Cook steak, turning once, until an instant-read thermometer registers 140 degrees (for medium-rare), 10 to 12 minutes per side.  Tent with foil; let stand at room temperature 10 minutes.  Season with pepper.

Meanwhile, wipe out skillet; reheat shallots over medium heat.  Thinly slice the steak and serve with shallots and mustard.


For the fries:

  • 2-3 russet potatoes (about 1 1/2 pounds), peeled
  • 3 tablespoons olive oil, plus more for baking sheets
  • Coarse salt and freshly ground pepper


Using a mandolin, cut the potatoes into ultra-thin shapes (or “shoestrings”).  You can do this up to four hours ahead; to prevent discoloration, place cut potatoes in a bowl of cold water in the refrigerator until ready to use, then gently pat dry with paper towels.

Preheat oven to 425 degrees.  Lightly coat two baking sheets with oil.  Toss together potatoes, oil, and 1 teaspoon salt in a bowl.  Dividing evenly among prepared baking sheets, arrange potatoes in a single layer.

Bake, turning potatoes with a metal spatula a few times and rotating sheets halfway through, until crisp and golden brown, 18 to 20 minutes.  Transfer potatoes to a large piece of parchment paper; let cool 5 minutes, then season with salt and pepper, and serve.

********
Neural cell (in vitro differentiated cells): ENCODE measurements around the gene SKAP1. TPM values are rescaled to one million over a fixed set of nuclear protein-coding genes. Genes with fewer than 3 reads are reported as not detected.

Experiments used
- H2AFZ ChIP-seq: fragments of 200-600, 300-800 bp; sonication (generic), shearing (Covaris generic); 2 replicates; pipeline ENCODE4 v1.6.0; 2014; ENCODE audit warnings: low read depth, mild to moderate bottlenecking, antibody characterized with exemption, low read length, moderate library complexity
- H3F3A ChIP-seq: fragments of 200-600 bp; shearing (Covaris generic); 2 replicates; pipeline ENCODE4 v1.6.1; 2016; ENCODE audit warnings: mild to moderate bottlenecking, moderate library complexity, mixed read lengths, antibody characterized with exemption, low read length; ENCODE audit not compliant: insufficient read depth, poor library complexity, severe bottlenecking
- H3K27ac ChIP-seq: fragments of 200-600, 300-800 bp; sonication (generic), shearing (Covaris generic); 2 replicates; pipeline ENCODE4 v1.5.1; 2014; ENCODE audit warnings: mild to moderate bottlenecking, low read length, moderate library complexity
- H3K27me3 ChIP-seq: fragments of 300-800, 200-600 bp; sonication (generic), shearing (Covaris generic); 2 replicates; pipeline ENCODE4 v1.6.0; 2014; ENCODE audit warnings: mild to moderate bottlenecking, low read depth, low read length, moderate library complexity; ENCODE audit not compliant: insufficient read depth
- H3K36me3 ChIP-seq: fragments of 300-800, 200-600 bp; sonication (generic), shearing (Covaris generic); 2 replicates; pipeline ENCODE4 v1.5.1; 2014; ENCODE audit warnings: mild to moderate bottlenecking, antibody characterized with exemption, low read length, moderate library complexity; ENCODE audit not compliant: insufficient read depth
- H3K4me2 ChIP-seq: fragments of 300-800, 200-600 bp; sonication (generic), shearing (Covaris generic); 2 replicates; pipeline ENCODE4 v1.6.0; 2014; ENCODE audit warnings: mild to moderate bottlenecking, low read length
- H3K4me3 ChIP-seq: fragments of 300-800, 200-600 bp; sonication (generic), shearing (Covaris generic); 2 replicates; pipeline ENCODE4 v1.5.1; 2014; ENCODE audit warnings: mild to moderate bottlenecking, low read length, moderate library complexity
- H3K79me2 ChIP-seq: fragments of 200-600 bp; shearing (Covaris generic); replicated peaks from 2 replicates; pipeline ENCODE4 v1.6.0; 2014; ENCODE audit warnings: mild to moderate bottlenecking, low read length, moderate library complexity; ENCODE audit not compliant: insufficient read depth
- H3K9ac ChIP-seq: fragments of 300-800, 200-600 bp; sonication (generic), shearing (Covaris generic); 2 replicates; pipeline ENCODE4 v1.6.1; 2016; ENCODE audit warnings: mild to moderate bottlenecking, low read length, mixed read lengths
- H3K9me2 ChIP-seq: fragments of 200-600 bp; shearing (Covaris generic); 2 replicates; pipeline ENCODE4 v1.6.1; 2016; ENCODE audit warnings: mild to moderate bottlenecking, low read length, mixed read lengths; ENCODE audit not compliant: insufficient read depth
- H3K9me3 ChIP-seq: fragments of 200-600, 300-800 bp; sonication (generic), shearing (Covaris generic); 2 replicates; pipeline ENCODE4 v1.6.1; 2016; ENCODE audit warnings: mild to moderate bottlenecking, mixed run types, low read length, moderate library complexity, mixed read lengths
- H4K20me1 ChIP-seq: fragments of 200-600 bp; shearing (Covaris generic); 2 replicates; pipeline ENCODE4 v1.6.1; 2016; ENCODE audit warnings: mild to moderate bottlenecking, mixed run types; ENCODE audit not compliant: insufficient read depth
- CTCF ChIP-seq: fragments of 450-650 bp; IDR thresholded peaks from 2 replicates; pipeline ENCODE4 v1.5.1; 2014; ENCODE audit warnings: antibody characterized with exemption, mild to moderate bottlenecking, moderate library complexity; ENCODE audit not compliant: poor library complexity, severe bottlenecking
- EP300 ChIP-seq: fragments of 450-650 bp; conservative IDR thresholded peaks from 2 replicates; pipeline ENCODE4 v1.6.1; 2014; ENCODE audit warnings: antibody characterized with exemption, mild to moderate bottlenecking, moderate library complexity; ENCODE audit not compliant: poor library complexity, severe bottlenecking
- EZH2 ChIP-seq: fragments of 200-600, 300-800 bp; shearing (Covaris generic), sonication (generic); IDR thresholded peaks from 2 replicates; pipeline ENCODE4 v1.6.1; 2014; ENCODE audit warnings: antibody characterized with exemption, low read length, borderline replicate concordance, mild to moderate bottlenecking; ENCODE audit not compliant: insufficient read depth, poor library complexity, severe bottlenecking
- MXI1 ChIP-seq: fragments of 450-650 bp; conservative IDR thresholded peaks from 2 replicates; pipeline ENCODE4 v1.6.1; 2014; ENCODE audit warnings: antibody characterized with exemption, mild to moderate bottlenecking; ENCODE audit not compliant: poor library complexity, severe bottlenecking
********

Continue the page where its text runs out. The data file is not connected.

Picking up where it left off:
Pretty easy, right?  Both recipes feed 4 people.  Although I have posted a couple of steak recipes here on Acorns On Glen, I have found that each one is very different based on the cut of steak that we used.  See which one you like better-ribeye vs. hanger steak.  I think you’ll find that both of them are equally as tasty as the other.  Enjoy!  Have you liked the recipes we’ve posted so far here on Acorns On Glen?

Meet My Garden

This is my garden.  You’ve probably noticed that I’ve been busy this week introducing you to all of my favorite places here on Glen Road.  I want you to see how they look now, so we can marvel together on Acorns On Glen over what they will become from now until Autumn.  My garden sits at the back of the property and is outside of the fence that guards the rest of the yard from visits by deer.  We learned in our very first year that while Bambi is cute, Bambi will also eat every last plant that can be found on your property.  The next year we installed a six foot tall fence in the woods that surrounds our property in order to keep the deer out.  During all the seasons, except Winter, the forest growth makes the fence appear almost invisible.  Because we built the garden outside of the fence, we installed protection to ensure our garden is not wiped out by deer like we experienced in our first year on Glen Road.

The actual garden is approximately 20 feet long by 10 feet wide.  Each of the four beds inside is close to 8 feet long by 4 feet wide with a white rock path that seperates each bed.  I try to organically garden as much as possible, so it was important to me that all of the construction material used was not chemically treated in any way.  Many raised bed gardens use treated wood to avoid decay, but I opted out of that.  I didn’t want any chemicals seeping into the soil that we use to grow and then those chemicals getting into me through the vegetables that we plant, harvest and eat.